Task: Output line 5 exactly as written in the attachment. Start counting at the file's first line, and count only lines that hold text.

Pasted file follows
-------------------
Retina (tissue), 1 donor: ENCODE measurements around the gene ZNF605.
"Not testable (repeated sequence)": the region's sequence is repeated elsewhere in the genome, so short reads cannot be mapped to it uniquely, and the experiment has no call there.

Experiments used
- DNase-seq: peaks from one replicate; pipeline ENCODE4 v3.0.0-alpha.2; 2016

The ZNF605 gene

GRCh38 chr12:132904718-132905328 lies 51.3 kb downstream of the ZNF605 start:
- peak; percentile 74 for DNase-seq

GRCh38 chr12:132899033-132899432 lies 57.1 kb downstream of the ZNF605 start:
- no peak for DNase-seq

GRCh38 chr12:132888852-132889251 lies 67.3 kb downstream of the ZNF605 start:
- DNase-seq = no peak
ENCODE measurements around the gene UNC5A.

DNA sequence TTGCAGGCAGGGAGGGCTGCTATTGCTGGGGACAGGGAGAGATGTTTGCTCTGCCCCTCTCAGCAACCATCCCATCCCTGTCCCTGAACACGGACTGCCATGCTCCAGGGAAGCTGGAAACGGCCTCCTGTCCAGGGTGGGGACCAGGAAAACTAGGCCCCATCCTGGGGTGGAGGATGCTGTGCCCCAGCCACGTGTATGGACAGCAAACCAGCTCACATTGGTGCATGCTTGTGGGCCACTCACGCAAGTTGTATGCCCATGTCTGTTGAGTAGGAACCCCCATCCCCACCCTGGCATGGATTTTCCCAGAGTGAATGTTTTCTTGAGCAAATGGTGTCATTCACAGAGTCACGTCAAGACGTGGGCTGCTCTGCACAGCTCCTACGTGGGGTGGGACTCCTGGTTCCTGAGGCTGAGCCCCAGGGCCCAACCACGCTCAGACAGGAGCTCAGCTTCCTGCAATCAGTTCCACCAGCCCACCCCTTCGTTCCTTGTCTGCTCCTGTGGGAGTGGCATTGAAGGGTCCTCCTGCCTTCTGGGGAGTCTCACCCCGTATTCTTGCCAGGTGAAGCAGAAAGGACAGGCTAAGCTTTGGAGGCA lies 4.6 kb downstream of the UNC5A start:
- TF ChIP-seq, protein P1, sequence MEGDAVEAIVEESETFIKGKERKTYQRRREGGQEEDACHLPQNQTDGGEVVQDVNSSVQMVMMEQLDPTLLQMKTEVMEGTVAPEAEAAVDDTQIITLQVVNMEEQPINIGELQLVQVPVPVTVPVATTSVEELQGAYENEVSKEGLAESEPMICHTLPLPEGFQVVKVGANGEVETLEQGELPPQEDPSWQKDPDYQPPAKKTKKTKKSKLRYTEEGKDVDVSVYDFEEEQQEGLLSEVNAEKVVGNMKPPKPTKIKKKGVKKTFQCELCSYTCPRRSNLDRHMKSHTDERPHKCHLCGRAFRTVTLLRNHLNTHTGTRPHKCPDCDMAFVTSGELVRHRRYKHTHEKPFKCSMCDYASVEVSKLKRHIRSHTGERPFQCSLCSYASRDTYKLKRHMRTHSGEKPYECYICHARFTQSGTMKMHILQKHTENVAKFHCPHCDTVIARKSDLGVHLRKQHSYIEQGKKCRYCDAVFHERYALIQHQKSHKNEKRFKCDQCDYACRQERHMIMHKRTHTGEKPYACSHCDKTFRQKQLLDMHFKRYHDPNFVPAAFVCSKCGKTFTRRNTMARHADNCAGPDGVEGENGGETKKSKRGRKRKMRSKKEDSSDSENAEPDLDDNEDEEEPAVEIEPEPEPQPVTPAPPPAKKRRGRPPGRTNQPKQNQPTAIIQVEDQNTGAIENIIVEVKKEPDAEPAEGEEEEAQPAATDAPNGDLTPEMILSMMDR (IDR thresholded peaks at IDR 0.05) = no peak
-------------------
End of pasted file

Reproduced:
The ZNF605 gene